And your question is? This is technical support forum where people are asking to help in solving problems. If you just want to talk about it, better place would be chit chat. Besides title like in this thread looks too much like flame bait.

I am not a Gnome user, thus I did not answer here until now. I get the idea that many of those who answered above are also not Gnome users.

My impression is that the Gnome-software the OP is talking about is a piece of software existing within the Gnome desktop environment. Which means that he IS using Gnome. He is NOT asking how to install Gnome.

He uses Gnome-software (whatever that maybe) and expects apparently that it informs him different then he expects and he asks (from other Gnome software users in the first place) more information.

When my observations above are correct, I ask the OP to confirm this. And when he confirms, then please people that never used Gnome-software (or even Gnome), be netter cautious before posting here.

To the OP, it seems that there is some confusion here about what you are exactly using and doing. Please be aware that when the word “repository” or “repo” is used in these forums, most people will think about YaST Software Management and/or zypper.

My question: How might one get gnome-software to work correctly on leap 15.4?

I ran tumbleweed for a couple of days and had a similar problem, but was able to resolve it with three simple steps:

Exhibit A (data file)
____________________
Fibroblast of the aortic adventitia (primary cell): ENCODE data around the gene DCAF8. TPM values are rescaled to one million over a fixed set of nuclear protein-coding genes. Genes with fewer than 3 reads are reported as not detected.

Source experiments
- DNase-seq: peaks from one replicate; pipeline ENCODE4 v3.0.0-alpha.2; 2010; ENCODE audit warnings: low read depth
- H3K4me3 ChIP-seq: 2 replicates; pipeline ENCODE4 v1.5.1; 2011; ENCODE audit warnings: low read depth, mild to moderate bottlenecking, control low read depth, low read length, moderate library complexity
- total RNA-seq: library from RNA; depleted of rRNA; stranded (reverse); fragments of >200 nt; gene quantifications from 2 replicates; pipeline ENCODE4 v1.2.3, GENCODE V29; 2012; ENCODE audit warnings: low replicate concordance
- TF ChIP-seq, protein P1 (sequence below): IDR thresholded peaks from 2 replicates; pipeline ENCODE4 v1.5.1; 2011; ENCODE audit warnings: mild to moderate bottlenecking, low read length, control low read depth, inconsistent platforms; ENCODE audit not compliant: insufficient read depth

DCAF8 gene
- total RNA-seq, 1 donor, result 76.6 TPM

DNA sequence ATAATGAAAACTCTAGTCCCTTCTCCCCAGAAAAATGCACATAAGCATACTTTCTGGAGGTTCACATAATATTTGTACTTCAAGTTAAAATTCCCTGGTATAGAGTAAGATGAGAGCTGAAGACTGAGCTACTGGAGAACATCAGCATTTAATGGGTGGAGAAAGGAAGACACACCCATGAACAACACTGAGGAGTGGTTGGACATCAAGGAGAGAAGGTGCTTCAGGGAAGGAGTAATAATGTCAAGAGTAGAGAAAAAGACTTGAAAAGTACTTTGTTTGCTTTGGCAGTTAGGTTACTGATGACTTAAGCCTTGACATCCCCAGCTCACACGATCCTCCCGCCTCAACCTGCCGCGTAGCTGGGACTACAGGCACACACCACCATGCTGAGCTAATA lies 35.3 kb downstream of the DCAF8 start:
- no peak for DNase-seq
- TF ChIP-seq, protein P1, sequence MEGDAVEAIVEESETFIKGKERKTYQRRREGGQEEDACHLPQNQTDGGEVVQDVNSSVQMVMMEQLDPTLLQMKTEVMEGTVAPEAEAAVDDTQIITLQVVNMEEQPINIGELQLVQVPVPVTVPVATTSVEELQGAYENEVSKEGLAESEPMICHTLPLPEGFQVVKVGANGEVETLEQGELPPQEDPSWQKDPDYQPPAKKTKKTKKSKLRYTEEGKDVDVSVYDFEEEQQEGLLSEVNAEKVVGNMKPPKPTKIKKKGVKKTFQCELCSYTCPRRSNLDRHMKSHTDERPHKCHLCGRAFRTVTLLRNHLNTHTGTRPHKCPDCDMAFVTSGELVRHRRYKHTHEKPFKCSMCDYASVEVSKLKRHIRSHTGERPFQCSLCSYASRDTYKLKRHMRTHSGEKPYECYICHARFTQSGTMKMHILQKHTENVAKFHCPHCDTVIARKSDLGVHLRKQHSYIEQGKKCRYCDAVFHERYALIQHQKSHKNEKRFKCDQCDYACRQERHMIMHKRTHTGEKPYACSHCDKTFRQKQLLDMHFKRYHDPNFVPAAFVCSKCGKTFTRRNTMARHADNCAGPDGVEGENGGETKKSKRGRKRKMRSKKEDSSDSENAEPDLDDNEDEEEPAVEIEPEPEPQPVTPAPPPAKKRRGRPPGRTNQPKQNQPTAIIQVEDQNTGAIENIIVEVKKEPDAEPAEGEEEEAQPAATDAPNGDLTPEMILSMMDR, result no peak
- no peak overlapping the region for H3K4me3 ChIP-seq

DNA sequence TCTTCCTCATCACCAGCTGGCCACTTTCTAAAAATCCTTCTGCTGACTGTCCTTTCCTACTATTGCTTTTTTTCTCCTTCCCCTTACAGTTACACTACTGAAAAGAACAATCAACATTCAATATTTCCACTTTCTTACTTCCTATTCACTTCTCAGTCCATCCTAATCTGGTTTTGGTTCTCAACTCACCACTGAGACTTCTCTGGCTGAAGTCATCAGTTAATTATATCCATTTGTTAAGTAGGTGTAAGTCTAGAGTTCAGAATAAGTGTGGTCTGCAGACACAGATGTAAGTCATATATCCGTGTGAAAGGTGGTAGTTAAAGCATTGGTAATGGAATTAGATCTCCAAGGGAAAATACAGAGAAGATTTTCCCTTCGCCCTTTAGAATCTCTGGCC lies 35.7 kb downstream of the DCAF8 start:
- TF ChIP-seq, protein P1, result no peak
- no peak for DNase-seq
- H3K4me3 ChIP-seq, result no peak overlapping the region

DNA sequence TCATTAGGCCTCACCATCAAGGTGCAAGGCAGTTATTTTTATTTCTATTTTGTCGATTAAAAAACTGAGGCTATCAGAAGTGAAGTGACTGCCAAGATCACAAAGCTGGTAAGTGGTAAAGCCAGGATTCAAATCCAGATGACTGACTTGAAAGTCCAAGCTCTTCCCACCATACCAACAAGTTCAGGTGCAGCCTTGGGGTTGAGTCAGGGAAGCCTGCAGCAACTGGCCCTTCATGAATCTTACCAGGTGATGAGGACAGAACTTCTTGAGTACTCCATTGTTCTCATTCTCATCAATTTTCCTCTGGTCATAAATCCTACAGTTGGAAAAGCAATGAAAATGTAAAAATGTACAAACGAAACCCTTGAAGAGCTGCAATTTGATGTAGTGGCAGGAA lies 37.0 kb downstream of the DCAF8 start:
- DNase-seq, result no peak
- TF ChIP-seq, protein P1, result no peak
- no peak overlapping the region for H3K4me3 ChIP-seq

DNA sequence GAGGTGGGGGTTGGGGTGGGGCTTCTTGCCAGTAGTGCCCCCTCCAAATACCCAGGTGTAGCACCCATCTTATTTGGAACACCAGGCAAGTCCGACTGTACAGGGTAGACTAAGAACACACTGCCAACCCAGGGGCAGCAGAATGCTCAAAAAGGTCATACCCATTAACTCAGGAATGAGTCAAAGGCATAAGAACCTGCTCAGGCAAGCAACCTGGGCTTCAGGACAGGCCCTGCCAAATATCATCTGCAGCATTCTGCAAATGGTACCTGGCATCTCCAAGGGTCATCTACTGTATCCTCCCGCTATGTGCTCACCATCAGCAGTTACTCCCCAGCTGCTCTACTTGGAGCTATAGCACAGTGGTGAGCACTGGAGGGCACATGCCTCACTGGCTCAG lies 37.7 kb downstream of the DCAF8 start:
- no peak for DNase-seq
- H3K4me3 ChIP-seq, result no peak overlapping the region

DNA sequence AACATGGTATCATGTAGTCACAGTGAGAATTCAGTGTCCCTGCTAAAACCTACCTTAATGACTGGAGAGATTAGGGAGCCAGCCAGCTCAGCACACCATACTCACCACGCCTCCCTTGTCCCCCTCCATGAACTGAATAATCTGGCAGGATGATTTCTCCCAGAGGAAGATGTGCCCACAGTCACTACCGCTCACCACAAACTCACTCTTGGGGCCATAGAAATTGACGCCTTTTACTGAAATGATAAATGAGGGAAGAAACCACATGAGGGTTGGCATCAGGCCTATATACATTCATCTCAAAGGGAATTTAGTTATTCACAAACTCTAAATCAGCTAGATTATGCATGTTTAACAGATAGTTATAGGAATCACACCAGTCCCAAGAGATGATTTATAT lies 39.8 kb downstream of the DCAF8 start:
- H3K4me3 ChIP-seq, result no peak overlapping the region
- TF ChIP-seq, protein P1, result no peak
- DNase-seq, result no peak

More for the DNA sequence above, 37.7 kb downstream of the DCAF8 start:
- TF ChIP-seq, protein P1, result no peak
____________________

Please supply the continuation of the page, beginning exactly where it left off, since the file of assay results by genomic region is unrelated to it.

1. rm -r ~/.cache/gnome-software
  2. appstreamcli refresh --force
  3. pkcon refresh force -c -1

Of course, I have tried the same approach on leap, but without success. I am hoping that someone knows some little trick, hack, configuration option that will get the app to work correctly.

Thanks Henk!

Definitely a little confusion … I really WISH I could have uploaded a screen shot, which would have made the issue VERY obvious. The word “repository”, often shortened to “repo”, seems to be ubiquitous around package management in general. Gnome-software looks at the same repositories as Yast and zypper, but also integrates with flatpak and with an open firmware repository, of which I know NOTHING about. It may be possible to point at other non-rpm schemes such as “snap” with it, but I don’t actually know. As this integration if fairly new and rather ambitious, the growing pains are still apparent.

Just a few remarks.

You can upload images to Top-right there is the button Image. Post the URL to the resulting page (not to the picture) in your post.

This is openSUSE. And openSUSE has it’s native software management implemented with YaST > Software / zypper. That is what everybody here is used to. All other things are more or less “not invented here” :wink: